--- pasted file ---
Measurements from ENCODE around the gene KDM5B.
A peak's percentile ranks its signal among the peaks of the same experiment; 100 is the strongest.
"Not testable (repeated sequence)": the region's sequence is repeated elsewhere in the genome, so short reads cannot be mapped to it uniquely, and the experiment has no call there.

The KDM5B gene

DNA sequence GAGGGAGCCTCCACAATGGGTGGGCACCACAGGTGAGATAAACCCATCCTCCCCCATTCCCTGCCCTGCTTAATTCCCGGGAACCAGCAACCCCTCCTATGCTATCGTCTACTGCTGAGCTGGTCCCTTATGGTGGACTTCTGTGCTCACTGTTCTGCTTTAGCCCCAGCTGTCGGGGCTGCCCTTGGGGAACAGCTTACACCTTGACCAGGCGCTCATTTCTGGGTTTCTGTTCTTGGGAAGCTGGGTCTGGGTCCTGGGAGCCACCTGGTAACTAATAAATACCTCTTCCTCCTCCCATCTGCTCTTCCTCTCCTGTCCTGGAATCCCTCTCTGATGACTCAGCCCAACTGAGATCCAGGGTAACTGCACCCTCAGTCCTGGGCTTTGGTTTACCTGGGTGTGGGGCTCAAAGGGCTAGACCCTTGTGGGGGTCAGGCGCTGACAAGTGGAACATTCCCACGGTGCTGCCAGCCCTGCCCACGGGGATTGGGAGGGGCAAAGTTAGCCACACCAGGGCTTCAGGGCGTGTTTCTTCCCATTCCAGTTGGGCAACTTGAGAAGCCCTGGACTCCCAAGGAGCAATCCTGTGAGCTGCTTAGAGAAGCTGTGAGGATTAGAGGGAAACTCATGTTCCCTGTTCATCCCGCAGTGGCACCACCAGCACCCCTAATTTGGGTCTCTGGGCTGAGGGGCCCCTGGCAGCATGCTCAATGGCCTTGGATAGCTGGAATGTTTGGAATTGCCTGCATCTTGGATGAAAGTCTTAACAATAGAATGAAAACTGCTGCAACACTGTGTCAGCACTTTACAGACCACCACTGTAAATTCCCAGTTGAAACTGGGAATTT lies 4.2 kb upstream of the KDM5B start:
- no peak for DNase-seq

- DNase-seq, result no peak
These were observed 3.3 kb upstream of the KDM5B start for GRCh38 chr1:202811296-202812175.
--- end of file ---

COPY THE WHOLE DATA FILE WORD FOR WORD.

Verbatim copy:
Measurements from ENCODE around the gene KDM5B.
A peak's percentile ranks its signal among the peaks of the same experiment; 100 is the strongest.
"Not testable (repeated sequence)": the region's sequence is repeated elsewhere in the genome, so short reads cannot be mapped to it uniquely, and the experiment has no call there.

The KDM5B gene

DNA sequence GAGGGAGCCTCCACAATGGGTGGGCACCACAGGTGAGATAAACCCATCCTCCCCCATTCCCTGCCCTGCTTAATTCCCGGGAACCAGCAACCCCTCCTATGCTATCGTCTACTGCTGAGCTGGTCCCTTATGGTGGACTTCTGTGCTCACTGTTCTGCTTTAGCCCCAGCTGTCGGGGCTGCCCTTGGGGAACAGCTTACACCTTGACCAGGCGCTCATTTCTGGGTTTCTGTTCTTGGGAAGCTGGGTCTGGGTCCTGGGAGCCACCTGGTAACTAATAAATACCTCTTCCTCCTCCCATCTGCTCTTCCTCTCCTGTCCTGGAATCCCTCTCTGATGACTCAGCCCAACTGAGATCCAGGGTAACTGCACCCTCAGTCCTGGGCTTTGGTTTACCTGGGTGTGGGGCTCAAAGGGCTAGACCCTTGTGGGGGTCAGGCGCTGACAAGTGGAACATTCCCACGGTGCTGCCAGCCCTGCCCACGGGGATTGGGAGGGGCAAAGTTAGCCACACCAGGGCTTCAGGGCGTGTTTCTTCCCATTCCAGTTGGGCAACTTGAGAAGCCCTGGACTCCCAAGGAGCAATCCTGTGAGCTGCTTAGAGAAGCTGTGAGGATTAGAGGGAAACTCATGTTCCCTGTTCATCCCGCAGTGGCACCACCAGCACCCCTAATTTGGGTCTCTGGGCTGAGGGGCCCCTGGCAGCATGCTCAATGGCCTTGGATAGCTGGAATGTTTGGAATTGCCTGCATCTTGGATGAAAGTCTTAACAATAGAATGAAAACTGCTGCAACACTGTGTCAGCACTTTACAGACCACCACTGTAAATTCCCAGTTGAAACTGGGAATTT lies 4.2 kb upstream of the KDM5B start:
- no peak for DNase-seq

- DNase-seq, result no peak
These were observed 3.3 kb upstream of the KDM5B start for GRCh38 chr1:202811296-202812175.